What is a UV resin 3d printer and what is it work for?
Most people might be aware of fused deposition modeling (FDM) technology, It can be said the most well-known 3d printer technology right now. If you want to start learning about 3d printing. FDM technology will be a good choice. But speaking of molding utility, DLP technology is more complex and more adaptable for the dental or Jewelry mold. Resin 3d printing is known for its great ability to achieve very nice, highly detailed parts, all thanks to a technology called vat polymerization.
What is vat polymerization technology? DLP means digital light processing. Which can technology make use of a (liquid) photopolymer resin which is able to cure (solidify) under a light source? In the world of vat polymerization, there are two main technologies: SLA and DLP. Of course, both of them are used resin and light source to make parts, the comparative difference mainly is the light source type which use to cure the resin.
In the following sections, we’ll provide a more detailed explanation of both SLA and DLP.
An SLA 3D printer consists of a vat (a resin tank), a build platform, an elevator — used for moving the build platform upwards or downwards — a light source and a pair of galvanometers.
The printing process starts with the resin being poured into the vat so that there’s a single layer between the build platform and the bottom. After the build platform is in place, the light source shines through the bottom of the vat, which is transparent, to cure the resin.
The light source in most SLA 3D printers is a solid-state laser. When the laser hits the galvanometers, they ensure that the beam is precisely navigated along with a particular pattern. When the laser beam “touches” the resin tank, it cures the resin at that specific point.
When the laser finishes the curing process of a single layer, the build platform is elevated by one layer in height and the process is repeated until the part is complete.
Types of SLA Printers
It’s worth mentioning that there are two types of SLA 3D printers, depending on the direction the build platform moves and where the light source is placed. What’s described above refers to “bottom-up” SLA 3D printers. That’s because the light source of bottom-up SLA 3D printers is positioned under the resin tank. When looking at a timelapse video of a bottom-up SLA 3D printer in operation, it looks like the part is being pulled from the resin tank.
The other type is the so-called “top-down” SLA 3D printer. Here, the light source is positioned above the resin tank and the build platform. When starting a 3D print on a “top-down” SLA 3D printer, there’s a single layer of resin on the build platform. Once the light source cures that layer, the build platform moves down into the vat, meaning the final part will be completely submerged in resin.
DLP 3d printer
As we’ve already mentioned above, the only difference between DLP and SLA 3D printers is the light source used to cure the resin.
The light source DLP 3D printers use is a digital light projector screen. Whereas in SLA, a laser cures only a single point at a time, a DLP printer’s screen projects the image of an entire layer all at once. As a result, DLP printers generally print faster than SLA printers.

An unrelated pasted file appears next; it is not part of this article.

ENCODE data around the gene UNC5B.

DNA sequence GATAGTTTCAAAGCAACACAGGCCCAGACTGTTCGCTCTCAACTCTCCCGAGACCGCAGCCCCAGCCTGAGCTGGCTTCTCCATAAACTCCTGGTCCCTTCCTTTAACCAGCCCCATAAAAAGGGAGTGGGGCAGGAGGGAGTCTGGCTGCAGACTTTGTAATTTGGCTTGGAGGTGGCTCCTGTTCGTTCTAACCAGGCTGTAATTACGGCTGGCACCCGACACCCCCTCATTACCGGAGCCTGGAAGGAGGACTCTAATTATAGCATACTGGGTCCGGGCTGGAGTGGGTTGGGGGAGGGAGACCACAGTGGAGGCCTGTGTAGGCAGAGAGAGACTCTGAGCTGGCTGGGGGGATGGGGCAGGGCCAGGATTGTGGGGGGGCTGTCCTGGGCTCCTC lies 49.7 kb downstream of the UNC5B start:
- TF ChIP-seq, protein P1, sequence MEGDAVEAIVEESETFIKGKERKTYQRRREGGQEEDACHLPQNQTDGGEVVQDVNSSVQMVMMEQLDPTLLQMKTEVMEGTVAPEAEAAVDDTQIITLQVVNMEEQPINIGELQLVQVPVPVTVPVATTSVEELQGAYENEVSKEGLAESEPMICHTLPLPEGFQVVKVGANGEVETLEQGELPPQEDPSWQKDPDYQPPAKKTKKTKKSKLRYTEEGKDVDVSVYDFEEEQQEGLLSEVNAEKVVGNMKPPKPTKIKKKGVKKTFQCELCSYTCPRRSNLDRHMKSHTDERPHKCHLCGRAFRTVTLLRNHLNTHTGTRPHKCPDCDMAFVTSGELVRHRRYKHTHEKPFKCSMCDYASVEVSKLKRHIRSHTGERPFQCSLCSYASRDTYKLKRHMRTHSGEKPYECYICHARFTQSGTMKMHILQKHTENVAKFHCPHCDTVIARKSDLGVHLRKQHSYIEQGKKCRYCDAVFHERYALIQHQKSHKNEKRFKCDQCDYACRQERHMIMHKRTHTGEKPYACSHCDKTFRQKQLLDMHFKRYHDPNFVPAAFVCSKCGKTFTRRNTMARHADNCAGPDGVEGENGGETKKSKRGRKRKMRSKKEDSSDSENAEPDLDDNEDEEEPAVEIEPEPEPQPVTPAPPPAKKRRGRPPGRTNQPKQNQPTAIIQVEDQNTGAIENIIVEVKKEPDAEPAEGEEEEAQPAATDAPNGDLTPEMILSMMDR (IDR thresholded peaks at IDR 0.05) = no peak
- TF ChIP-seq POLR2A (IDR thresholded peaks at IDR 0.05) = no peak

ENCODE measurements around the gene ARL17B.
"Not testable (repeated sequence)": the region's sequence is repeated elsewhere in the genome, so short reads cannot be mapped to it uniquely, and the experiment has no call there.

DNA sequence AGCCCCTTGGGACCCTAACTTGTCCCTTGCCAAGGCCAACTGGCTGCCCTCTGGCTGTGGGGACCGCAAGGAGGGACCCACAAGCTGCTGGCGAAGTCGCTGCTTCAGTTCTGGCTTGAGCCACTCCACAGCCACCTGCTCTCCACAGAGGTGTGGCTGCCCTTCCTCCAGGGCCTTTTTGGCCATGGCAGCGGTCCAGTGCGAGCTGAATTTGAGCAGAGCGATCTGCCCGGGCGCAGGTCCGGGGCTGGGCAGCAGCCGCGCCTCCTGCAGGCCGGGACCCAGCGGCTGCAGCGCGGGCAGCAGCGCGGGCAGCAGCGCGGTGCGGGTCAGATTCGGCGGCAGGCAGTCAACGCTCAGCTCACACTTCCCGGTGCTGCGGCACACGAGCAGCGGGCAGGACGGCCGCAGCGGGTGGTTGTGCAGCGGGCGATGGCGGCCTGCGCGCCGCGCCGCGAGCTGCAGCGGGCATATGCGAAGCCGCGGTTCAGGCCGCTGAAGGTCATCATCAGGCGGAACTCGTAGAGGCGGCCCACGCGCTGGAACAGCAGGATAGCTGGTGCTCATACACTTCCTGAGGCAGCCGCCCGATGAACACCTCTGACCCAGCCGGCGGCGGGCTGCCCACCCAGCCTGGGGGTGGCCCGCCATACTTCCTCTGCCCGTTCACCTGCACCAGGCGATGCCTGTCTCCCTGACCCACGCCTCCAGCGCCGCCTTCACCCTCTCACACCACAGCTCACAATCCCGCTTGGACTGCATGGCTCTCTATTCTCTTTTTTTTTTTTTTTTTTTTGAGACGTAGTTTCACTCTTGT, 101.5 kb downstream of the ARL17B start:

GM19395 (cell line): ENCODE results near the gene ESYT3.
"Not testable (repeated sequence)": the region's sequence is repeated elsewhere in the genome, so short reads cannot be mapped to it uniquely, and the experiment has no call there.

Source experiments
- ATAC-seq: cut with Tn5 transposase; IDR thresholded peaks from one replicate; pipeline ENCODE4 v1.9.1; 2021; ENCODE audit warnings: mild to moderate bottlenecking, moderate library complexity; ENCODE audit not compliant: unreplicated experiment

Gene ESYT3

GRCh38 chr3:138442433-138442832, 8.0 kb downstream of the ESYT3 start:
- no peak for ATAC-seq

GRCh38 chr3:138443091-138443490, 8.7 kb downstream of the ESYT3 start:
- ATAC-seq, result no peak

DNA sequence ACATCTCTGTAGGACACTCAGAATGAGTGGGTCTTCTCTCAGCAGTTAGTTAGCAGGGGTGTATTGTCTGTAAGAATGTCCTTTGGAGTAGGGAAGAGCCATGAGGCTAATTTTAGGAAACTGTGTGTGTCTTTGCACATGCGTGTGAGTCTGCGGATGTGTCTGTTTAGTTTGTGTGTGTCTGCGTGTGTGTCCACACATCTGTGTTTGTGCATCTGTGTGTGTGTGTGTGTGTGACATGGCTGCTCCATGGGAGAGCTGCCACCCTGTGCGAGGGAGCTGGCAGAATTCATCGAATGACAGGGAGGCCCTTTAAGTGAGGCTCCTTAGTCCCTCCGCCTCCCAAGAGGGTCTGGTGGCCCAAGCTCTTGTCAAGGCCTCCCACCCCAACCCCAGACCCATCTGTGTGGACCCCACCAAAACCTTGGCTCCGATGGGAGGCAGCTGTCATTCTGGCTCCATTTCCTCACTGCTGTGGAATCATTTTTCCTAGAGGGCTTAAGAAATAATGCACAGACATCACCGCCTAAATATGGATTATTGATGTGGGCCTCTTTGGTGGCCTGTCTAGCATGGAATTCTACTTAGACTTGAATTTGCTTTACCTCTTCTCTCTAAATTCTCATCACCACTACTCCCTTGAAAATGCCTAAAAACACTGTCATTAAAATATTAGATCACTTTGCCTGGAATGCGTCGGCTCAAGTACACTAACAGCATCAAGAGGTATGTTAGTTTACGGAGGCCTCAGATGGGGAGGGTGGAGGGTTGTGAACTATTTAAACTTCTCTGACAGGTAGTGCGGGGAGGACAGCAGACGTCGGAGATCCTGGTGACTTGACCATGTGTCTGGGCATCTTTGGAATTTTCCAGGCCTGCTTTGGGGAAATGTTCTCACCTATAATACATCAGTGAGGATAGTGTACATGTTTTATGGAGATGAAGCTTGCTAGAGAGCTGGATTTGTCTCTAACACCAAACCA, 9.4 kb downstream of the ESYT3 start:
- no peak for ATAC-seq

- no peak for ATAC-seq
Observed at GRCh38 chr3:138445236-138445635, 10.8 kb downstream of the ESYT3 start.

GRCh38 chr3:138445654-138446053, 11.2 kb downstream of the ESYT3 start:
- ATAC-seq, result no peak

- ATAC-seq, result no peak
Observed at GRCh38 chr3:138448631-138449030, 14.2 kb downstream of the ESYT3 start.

The device used for controlling where light is projected in DLP 3D printers is called a digital micromirror device (DMD). This is sort of like the galvanometers in an SLA printer, but much more sophisticated.
The DMD is at the “heart” of every DLP chipset. A DMD contains hundreds of thousands or even millions of small micromirrors that direct the light and create the pattern of a layer.
Since DLP 3D printers use digital light projector screens as a light source, the image of a layer is made out of pixels. Once 3D , these become voxels — tiny rectangular prisms visible in all three axes.
The process of printing for DLP is the same as with SLA, the build platform is poured into the vat leaving only one layer in height between itself and the bottom of the vat. When the image of a layer flashes, it cures the resin forming a solid layer. The build platform moves up and the process is repeated until the part is complete.
Up to this point, we’ve only mentioned the benefit of a DLP 3D printer over an SLA machine: the increased speed. As you would expect, DLP also has its limitations.
Since a DLP 3D printer uses a digital projector screen, it’s difficult to print large detailed parts using its full build volume. In order to achieve highly detailed parts, the size of an image that the projector flashes needs to be small enough that individual pixels can’t be seen.
To fully understand this, imagine you increased the size of a picture on your smartphone. As the picture grows, the quality is sacrificed. That’s why DLP is not suitable for producing one big detailed print or printing many detailed objects using its full build volume.
Another limitation of DLP printers is the boxy surface finish. Since voxels are rectangular, curved sections of a print tend not have a very smooth finish when compared to SLA. The good thing is that the problem with voxels and curves can be solved by sanding the part after printing.
Both DLP and SLA printers use resins, so the cost of printing should be similar. However, keep in mind that cost greatly depends on the manufacturer of the resin or even the printer.